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CSIS - Canada's Spy Agency
Canada's Spy Agency
The Canadian Security Intelligence Service, also known as CSIS, is Canada's spy agency. The job of CSIS is to prevent terrorists and other spies from getting into the country, as well as preventing unsafe people from getting into or working for the government, among others.
If you're a Canadian and interested in working for CSIS, or just curious what this little-known agency does, read on!
CSIS's recruitment process is long, but on-par with other Agencies. It starts with an application made on the CSIS website at www.csis-scrs.gc.ca. Then there's an information session, background check, psychological assessment, foreign language testing, several interviews, a reference check, a polygraph, and some interviews.
- After you've applied you might hear back through a letter asking for an interview. Then you get called in for an information session, and the start of your background check.
The background check explores every bit of your personality and lifestyle, as well as your living and working arrangements for the last 10 to 15 years, so it requires a ton of information.
- If the basic background check information looks, then you're subjected to an assessment by a panel of Psychologists.
This is to make sure you have no mental illnesses that would pose a problem to your work, and to find out your true motivations for working in the Service (women? money? Somebody let it slip James Bond was a Canadian?)
- If you know any foreign languages (French included) then you get tested to see your skill level.
This is because French is required for all Intelligence Officers, so they want to know how much foreign-language training you have (if any) beforehand, so they know how much training you'll need before you start work.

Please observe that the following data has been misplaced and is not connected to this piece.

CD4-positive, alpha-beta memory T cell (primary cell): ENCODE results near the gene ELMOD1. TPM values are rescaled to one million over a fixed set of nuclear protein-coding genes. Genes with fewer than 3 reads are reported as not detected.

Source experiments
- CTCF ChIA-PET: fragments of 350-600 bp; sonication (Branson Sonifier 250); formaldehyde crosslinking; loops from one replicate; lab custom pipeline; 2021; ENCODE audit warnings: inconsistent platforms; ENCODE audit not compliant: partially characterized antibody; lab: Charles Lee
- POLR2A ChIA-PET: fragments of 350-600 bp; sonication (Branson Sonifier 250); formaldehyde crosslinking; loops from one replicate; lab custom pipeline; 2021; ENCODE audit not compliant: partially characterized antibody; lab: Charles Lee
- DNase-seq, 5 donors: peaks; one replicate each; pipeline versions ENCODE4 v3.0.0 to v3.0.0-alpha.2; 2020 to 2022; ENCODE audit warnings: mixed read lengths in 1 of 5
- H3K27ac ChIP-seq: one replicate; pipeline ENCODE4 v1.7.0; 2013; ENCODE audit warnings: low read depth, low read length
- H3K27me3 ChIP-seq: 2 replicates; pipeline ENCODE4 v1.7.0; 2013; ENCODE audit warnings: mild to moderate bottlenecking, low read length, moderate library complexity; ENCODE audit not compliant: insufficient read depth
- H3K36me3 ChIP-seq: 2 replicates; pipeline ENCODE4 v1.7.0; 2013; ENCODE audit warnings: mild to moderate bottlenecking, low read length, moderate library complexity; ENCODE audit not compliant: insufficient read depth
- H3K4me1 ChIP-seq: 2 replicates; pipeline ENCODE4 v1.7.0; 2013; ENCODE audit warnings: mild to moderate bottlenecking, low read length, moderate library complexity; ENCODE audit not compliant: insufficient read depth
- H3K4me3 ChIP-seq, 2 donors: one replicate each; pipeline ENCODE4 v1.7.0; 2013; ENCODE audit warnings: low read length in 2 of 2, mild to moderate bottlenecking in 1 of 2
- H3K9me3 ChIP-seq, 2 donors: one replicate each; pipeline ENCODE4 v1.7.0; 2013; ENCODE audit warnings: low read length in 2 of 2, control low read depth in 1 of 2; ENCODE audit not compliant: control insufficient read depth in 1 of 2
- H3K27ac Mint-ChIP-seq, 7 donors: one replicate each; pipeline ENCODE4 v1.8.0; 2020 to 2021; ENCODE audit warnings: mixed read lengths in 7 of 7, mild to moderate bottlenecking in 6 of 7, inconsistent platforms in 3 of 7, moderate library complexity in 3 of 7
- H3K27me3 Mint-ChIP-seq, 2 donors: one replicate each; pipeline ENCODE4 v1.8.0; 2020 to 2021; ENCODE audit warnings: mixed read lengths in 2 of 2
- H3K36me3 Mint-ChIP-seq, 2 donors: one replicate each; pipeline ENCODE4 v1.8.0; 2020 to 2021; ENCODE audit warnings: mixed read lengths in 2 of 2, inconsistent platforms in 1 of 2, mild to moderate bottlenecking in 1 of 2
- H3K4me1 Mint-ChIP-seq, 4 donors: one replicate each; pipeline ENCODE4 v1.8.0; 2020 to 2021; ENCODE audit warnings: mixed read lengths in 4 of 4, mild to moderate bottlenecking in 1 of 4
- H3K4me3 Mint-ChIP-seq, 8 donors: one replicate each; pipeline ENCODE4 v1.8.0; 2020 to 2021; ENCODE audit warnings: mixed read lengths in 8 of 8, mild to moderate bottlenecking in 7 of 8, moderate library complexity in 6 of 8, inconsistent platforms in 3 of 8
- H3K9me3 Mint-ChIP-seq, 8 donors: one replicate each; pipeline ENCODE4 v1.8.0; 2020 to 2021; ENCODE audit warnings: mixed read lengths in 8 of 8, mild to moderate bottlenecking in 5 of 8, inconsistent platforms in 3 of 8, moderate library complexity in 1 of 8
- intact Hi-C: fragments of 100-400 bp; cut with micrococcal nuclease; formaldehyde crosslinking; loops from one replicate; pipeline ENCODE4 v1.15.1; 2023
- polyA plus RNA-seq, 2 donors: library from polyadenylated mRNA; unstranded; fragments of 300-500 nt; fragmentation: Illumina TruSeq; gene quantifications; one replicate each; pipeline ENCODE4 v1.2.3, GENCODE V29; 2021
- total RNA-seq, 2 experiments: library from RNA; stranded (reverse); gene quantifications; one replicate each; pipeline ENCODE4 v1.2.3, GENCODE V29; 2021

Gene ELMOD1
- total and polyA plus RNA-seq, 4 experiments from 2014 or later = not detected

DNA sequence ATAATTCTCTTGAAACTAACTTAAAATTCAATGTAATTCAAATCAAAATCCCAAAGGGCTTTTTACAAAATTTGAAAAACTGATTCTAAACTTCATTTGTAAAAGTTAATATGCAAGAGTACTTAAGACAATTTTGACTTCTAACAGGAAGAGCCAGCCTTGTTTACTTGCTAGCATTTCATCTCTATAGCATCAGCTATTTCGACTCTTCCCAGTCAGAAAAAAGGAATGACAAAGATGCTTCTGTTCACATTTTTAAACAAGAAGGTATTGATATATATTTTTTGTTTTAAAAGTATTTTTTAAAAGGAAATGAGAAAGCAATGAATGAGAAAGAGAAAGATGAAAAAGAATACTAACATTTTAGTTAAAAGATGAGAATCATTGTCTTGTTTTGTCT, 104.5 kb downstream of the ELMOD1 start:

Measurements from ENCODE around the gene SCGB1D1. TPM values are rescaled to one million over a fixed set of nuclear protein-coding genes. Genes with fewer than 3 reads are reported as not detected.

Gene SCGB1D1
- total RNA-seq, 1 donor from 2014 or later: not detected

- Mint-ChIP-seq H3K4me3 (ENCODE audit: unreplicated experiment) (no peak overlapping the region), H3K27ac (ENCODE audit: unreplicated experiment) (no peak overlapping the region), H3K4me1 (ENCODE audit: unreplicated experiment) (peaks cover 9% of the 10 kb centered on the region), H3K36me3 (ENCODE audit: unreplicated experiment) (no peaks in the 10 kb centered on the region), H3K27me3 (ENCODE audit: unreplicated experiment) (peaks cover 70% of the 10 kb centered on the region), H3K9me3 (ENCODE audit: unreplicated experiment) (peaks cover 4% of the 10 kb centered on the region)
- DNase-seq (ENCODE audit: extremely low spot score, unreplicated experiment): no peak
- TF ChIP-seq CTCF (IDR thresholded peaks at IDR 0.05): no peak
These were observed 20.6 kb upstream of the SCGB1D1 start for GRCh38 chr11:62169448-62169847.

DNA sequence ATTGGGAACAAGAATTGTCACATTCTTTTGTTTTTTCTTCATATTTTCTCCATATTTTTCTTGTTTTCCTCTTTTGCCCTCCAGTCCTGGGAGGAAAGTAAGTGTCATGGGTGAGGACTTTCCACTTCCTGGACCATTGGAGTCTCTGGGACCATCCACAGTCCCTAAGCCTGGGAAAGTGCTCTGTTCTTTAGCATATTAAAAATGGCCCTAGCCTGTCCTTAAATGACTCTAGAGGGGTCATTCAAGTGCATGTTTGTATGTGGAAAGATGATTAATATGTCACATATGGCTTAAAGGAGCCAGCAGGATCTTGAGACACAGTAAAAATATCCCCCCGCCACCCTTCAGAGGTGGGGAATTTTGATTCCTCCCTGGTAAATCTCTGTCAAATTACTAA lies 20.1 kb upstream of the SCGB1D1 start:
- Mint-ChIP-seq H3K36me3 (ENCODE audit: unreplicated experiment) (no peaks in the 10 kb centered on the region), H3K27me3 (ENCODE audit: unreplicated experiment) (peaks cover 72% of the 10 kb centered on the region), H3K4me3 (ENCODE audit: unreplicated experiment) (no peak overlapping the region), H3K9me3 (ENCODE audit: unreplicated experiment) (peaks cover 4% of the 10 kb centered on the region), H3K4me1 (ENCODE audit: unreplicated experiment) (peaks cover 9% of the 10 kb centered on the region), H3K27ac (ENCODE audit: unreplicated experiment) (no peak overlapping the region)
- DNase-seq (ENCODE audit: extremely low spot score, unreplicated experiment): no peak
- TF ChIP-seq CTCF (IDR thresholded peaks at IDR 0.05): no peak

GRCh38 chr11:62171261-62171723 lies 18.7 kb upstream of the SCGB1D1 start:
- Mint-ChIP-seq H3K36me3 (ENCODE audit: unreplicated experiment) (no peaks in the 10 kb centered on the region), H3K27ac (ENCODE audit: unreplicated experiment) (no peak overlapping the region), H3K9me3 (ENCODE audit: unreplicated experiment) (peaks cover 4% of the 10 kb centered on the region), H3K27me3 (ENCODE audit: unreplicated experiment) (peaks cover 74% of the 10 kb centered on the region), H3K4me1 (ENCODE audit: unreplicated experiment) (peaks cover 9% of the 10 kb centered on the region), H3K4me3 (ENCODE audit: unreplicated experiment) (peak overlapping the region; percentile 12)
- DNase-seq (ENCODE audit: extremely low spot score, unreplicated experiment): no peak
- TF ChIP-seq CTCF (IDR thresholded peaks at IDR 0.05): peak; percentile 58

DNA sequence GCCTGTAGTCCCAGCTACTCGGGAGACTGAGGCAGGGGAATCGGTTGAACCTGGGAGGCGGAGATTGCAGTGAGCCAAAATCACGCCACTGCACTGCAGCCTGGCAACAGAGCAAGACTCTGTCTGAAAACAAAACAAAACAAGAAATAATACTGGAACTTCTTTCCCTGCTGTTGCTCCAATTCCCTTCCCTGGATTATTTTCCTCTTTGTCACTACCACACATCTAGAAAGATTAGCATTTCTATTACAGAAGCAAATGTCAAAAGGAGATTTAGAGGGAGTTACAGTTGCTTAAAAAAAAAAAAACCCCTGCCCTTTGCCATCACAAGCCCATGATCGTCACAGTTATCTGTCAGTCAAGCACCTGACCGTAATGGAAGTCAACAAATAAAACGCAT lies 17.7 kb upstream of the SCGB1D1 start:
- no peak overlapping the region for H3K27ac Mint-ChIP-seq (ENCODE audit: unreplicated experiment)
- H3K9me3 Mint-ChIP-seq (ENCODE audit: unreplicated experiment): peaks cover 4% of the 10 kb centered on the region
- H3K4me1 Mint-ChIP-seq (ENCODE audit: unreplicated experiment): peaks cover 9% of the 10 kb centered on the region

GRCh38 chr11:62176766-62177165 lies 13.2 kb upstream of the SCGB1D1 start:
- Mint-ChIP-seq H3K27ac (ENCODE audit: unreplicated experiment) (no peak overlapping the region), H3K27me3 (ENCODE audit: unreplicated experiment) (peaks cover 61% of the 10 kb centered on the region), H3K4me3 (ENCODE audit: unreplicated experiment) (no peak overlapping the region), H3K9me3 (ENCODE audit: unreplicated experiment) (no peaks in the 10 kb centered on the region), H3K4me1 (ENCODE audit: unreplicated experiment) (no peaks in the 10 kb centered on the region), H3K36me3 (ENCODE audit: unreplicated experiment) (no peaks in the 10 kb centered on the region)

- Then you have to do one of several panel-interviews. These are 3-on-1 grill sessions with working Intelligence Officers, to make sure you understand what you're agreeing too.
- After the grill-session a polygraph is conducted, and your fingerprints are taken. All this is to allow you to get a Top Secret security clearance, which is required to work at CSIS.
A Credit Check is common as well, to ensure you're not suffering from money problems that might encourage you to sell information to a foreign country.
- Once all of these tests and have been completed (which can take a year or longer), an offer of employment is made. Once you've accepted it, you begin CSIS's training program.
While details on the training program are sketchy, it runs in conjunction with a 5-year probationary period (you train while you're performing your job.) Once the 5-years are up, you're eligible to compete for positions in Ottawa and around the world as an Intelligence Officer.
Recruiting can take over a year and explores every part of your life for the past 10-15 years.
CSIS National Headquarters
History of CSIS
CSIS actually started as a branch of the RCMP, the RCMP Security Service. They were concerned with things like Quebec nationalism, domestic terrorism, Neo-Naziism, and so on.
Unfortunately, as the RCMP found out, having an Intelligence Agency in a Police Agency doesn't make for a healthy combination. The Police agree to some very hard and fast rules, like "Don't break the law", while Intelligence Agencies are often expected to use illegal tactics to complete the mission.
Because of these conflicts (which led to ethical problems for Police Officers) and several scandals (the RCMP illegally planted evidence, broke into houses without warrants, and kidnapped people), the Security Service was spun off to form the CSIS of today, which has no police power.
The RCMP still works with Intelligence though. They have a Criminal Intelligence Division and they also perform Counter-terrorism (which itself has led to scandal with undercover RCMP agents being accused of entrapment, see below.)
Canada's CIA Equivalent
CSIS started as the RCMP Security Service before becoming it's own organization in 1984.
Spy Ring Discovered in Canada
It's the job of CSIS to practice Counterintelligence, finding foreign spies and getting them out of the country (and preventing them from getting into the country.)
CSIS Intelligence Officer
Most Intelligence Officers in CSIS will work either in Ottawa at the National Headquarters (shown above), or at Canadian embassies and consulates around the world.